• Processors
  • Industrial end-users

Structured trade finance is considered a specialised activity, and is dedicated to the financing of high-value commodity flows. Transactions are typically cross-border. Techniques between traders, producers, processors, and end users include the following:

  • Warehouse financing
  • Pre-export
  • Tolling and processing
  • Borrowing base financing
  • Reserve based lending

Financing agreements are tailored to the needs of each client. Repayment of a structured trade financing transaction is made through the sale or the export proceeds of the commodity. It can be used to finance short-term or long-term capital expenditure for up to five years.

Markets within the structured trade finance arena include industries such as mining, energy, and also soft commodities. While businesses in any sector are at financial risk, borrowers of structured commodity finance tend to be less creditworthy than in other sectors. The reason that this form of trade finance is structured is that lenders will mitigate payment defaults by structuring payment terms between end buyers and lenders directly. As collateral, the lender will use letters of credit, shipping documents, and the commodities themselves.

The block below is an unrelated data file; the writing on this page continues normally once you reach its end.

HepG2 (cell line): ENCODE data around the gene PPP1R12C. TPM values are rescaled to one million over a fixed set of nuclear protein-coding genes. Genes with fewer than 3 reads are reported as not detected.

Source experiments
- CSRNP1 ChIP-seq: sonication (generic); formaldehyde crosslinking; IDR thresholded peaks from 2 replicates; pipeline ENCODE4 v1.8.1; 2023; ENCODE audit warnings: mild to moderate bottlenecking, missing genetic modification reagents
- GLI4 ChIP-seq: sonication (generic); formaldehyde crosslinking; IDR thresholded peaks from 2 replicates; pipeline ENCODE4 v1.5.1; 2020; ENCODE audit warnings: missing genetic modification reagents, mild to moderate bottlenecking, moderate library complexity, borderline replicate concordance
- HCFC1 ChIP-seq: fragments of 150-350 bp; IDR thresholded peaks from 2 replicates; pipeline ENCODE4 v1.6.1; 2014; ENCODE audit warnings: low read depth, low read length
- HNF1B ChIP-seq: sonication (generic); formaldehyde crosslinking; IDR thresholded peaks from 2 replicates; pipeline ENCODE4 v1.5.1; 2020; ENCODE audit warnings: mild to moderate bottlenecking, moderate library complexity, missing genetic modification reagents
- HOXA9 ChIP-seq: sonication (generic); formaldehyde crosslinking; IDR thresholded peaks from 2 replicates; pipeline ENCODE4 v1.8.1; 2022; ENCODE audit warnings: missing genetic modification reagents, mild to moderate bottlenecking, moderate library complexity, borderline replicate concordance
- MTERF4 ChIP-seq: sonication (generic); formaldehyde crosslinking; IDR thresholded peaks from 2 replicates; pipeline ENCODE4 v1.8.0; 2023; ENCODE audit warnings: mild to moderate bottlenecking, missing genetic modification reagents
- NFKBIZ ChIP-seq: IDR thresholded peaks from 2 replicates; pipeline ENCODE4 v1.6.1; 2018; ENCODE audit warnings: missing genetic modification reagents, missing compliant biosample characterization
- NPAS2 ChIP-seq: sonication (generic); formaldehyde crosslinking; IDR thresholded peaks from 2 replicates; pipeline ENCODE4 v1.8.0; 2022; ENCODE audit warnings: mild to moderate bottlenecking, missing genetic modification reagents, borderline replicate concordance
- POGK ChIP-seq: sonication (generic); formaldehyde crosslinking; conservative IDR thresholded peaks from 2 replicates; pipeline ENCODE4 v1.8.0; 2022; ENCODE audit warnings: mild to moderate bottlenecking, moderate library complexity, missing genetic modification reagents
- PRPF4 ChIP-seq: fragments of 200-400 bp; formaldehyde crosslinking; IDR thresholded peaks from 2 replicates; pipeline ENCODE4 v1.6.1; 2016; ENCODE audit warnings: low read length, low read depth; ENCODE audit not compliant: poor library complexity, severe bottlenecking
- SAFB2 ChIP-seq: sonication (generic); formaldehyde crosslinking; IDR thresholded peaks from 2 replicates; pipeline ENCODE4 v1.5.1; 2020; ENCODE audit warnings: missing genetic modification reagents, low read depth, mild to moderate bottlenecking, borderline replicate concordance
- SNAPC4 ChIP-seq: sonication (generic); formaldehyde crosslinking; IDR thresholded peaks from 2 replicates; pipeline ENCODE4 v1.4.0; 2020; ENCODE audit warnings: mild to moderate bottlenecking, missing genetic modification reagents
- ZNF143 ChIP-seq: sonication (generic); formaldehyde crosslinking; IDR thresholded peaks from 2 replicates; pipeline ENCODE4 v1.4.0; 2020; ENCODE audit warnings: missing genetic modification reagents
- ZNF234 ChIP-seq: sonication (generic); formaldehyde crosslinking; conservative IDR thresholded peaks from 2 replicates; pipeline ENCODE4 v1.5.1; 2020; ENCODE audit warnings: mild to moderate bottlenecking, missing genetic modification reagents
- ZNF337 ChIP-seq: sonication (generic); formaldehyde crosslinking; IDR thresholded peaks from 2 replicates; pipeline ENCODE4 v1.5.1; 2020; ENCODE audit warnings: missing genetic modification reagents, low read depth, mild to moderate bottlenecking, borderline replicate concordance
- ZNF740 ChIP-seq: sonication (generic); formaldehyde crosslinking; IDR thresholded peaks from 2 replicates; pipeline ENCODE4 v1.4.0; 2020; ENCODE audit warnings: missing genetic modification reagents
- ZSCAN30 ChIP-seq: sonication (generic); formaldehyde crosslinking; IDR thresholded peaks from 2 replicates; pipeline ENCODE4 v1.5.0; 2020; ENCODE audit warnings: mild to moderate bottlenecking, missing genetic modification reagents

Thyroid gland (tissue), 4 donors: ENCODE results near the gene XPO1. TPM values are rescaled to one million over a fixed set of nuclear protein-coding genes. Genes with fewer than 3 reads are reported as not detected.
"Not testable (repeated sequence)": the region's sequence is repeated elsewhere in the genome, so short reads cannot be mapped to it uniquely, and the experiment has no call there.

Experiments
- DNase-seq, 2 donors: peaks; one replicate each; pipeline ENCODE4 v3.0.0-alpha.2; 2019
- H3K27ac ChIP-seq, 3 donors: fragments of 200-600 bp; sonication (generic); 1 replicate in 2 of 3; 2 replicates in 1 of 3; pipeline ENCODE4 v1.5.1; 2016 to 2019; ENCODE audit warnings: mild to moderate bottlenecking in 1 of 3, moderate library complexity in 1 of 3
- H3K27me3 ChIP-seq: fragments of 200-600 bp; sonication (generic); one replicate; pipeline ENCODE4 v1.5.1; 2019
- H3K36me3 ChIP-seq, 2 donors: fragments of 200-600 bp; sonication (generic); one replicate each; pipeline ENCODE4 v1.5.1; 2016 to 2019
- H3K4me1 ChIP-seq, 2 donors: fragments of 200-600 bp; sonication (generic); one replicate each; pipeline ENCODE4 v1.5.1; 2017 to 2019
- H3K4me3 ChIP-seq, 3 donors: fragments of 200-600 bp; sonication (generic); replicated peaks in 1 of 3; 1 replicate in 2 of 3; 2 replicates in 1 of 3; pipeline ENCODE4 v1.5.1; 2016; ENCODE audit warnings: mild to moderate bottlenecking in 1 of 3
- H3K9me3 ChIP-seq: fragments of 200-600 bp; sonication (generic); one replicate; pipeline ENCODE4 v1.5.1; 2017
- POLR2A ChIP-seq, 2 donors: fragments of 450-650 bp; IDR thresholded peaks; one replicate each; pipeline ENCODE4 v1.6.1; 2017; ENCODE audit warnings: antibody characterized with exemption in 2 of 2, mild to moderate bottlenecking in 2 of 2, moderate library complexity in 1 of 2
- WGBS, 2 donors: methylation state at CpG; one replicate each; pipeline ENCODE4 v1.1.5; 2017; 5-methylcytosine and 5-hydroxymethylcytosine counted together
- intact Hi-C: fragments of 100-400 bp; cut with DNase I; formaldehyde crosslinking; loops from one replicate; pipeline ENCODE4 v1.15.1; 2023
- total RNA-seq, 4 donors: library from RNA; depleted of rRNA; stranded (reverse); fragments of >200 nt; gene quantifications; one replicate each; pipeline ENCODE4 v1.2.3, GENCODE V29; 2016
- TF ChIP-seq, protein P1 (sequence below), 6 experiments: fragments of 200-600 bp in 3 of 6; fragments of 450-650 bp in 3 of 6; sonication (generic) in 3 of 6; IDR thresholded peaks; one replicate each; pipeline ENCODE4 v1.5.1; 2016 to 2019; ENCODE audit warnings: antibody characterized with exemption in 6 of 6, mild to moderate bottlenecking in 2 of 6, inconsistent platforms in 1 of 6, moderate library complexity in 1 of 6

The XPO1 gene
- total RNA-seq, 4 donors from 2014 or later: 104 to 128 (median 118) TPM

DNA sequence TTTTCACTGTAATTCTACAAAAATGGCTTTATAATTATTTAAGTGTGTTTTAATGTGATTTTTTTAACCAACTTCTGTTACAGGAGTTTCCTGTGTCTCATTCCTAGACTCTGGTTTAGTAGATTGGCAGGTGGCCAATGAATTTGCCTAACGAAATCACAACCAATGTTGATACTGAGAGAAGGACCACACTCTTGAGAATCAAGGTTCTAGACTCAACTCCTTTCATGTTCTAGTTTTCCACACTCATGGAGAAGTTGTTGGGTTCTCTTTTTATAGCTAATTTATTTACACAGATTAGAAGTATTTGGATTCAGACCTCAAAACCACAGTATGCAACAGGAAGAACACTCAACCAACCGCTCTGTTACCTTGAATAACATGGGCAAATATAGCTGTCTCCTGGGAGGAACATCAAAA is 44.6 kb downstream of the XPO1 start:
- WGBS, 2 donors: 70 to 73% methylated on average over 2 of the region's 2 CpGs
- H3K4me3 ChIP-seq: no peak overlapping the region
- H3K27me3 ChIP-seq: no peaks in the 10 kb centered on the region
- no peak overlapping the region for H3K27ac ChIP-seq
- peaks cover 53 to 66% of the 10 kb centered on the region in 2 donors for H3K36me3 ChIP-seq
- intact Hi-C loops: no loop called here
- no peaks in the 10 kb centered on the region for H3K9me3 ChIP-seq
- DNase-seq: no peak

Structured trade finance transactions are either pre-export or pre-payment. In a pre-export finance transaction, the buyer will enter into an export contract with the seller for the delivery of the commodity. A bank will provide a loan to the seller. The buyer will pay for the commodity to be delivered into a collection account. The collection account is released to the buyer through the bank after all agreed upon terms are met.

How does structured trade credit insurance work?

This policy and risk management product would cover the payment risks associated with the delivery of goods and services. Trade credit insurance will usually include a portfolio of buyers, and the policy pays an agreed percentage of a receivable or an invoice that is unpaid because of insolvency, bankruptcy, or a protracted default.

Businesses that purchase a structured trade credit insurance policy ensure that their accounts receivable is protected from loss due to nonpayment of a valid debt held by their debtors. Also, policies can cover losses that result from political risks, such as currency instability, a financial crisis, or war.